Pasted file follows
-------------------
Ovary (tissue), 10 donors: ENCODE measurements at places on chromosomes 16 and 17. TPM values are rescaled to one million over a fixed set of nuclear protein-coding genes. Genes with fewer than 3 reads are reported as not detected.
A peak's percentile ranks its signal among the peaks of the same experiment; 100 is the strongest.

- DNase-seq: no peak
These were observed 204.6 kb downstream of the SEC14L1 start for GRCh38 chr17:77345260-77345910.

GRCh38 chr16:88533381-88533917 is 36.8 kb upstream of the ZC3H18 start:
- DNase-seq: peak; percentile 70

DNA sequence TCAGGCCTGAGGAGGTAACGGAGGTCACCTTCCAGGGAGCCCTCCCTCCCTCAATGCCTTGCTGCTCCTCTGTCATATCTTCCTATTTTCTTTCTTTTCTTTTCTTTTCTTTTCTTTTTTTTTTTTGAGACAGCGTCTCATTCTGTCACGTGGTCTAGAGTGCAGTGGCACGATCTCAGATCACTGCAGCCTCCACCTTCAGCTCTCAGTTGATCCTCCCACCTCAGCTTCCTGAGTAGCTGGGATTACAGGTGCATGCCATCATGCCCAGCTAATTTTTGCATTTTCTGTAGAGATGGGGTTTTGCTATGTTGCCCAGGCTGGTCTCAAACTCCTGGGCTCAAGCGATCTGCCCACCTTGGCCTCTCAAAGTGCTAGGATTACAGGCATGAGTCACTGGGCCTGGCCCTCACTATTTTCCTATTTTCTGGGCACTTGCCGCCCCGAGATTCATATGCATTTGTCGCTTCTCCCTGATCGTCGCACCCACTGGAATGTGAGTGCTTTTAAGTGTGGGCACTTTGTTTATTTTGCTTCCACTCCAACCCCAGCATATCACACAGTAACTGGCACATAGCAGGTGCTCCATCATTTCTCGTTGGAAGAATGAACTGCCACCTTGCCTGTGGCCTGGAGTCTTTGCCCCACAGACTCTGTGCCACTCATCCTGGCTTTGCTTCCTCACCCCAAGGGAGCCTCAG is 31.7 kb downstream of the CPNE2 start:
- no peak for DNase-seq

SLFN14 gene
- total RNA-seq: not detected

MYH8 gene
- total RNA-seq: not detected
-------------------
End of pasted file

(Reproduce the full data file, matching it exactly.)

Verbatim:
Ovary (tissue), 10 donors: ENCODE measurements at places on chromosomes 16 and 17. TPM values are rescaled to one million over a fixed set of nuclear protein-coding genes. Genes with fewer than 3 reads are reported as not detected.
A peak's percentile ranks its signal among the peaks of the same experiment; 100 is the strongest.

- DNase-seq: no peak
These were observed 204.6 kb downstream of the SEC14L1 start for GRCh38 chr17:77345260-77345910.

GRCh38 chr16:88533381-88533917 is 36.8 kb upstream of the ZC3H18 start:
- DNase-seq: peak; percentile 70

DNA sequence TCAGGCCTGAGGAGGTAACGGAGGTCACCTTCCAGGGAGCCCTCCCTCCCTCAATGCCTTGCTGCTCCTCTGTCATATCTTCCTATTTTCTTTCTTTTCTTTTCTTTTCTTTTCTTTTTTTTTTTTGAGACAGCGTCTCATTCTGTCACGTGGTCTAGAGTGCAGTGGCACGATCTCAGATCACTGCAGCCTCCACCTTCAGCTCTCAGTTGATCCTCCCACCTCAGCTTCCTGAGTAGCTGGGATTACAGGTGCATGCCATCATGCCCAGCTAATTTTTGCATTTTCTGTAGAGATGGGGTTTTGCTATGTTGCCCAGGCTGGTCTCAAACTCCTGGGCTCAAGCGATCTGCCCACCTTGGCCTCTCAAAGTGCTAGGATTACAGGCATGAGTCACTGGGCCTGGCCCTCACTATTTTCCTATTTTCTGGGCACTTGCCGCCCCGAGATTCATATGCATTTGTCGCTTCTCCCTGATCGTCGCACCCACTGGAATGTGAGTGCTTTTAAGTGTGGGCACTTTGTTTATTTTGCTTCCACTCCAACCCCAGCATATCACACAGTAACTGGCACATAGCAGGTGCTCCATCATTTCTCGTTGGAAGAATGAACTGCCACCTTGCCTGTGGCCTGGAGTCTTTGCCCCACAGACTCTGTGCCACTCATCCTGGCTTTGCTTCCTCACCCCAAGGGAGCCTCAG is 31.7 kb downstream of the CPNE2 start:
- no peak for DNase-seq

SLFN14 gene
- total RNA-seq: not detected

MYH8 gene
- total RNA-seq: not detected